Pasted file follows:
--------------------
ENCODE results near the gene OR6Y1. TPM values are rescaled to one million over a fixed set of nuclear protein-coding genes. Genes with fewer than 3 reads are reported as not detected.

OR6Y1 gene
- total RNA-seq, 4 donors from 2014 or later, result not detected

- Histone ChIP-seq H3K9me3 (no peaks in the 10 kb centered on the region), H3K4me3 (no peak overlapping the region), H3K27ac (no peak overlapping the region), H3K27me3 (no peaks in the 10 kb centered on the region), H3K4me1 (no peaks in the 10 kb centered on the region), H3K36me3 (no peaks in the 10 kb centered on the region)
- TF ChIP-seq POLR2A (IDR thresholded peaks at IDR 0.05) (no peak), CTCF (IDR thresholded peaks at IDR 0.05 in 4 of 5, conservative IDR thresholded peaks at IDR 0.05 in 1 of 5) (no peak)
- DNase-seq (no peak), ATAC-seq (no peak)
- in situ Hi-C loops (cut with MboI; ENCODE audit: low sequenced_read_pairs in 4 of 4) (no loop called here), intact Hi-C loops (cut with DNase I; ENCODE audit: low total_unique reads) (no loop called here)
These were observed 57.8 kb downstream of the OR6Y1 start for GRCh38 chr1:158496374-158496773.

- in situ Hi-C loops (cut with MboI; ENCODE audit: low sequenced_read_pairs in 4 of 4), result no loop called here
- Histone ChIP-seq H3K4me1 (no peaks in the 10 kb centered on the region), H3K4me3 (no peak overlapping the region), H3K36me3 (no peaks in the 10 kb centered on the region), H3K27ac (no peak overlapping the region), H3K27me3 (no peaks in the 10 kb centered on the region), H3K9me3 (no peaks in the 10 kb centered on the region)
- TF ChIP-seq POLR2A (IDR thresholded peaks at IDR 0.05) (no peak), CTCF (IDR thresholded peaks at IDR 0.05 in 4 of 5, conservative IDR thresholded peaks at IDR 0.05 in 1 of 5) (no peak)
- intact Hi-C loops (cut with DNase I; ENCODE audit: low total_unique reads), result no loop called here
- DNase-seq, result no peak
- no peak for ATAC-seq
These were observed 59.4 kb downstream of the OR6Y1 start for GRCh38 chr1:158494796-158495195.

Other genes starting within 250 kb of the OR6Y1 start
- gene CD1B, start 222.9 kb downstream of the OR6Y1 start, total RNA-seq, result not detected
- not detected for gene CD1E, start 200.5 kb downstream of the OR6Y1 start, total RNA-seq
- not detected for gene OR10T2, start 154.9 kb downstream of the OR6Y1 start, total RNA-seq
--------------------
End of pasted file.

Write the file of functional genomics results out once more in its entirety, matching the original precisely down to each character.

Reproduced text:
ENCODE results near the gene OR6Y1. TPM values are rescaled to one million over a fixed set of nuclear protein-coding genes. Genes with fewer than 3 reads are reported as not detected.

OR6Y1 gene
- total RNA-seq, 4 donors from 2014 or later, result not detected

- Histone ChIP-seq H3K9me3 (no peaks in the 10 kb centered on the region), H3K4me3 (no peak overlapping the region), H3K27ac (no peak overlapping the region), H3K27me3 (no peaks in the 10 kb centered on the region), H3K4me1 (no peaks in the 10 kb centered on the region), H3K36me3 (no peaks in the 10 kb centered on the region)
- TF ChIP-seq POLR2A (IDR thresholded peaks at IDR 0.05) (no peak), CTCF (IDR thresholded peaks at IDR 0.05 in 4 of 5, conservative IDR thresholded peaks at IDR 0.05 in 1 of 5) (no peak)
- DNase-seq (no peak), ATAC-seq (no peak)
- in situ Hi-C loops (cut with MboI; ENCODE audit: low sequenced_read_pairs in 4 of 4) (no loop called here), intact Hi-C loops (cut with DNase I; ENCODE audit: low total_unique reads) (no loop called here)
These were observed 57.8 kb downstream of the OR6Y1 start for GRCh38 chr1:158496374-158496773.

- in situ Hi-C loops (cut with MboI; ENCODE audit: low sequenced_read_pairs in 4 of 4), result no loop called here
- Histone ChIP-seq H3K4me1 (no peaks in the 10 kb centered on the region), H3K4me3 (no peak overlapping the region), H3K36me3 (no peaks in the 10 kb centered on the region), H3K27ac (no peak overlapping the region), H3K27me3 (no peaks in the 10 kb centered on the region), H3K9me3 (no peaks in the 10 kb centered on the region)
- TF ChIP-seq POLR2A (IDR thresholded peaks at IDR 0.05) (no peak), CTCF (IDR thresholded peaks at IDR 0.05 in 4 of 5, conservative IDR thresholded peaks at IDR 0.05 in 1 of 5) (no peak)
- intact Hi-C loops (cut with DNase I; ENCODE audit: low total_unique reads), result no loop called here
- DNase-seq, result no peak
- no peak for ATAC-seq
These were observed 59.4 kb downstream of the OR6Y1 start for GRCh38 chr1:158494796-158495195.

Other genes starting within 250 kb of the OR6Y1 start
- gene CD1B, start 222.9 kb downstream of the OR6Y1 start, total RNA-seq, result not detected
- not detected for gene CD1E, start 200.5 kb downstream of the OR6Y1 start, total RNA-seq
- not detected for gene OR10T2, start 154.9 kb downstream of the OR6Y1 start, total RNA-seq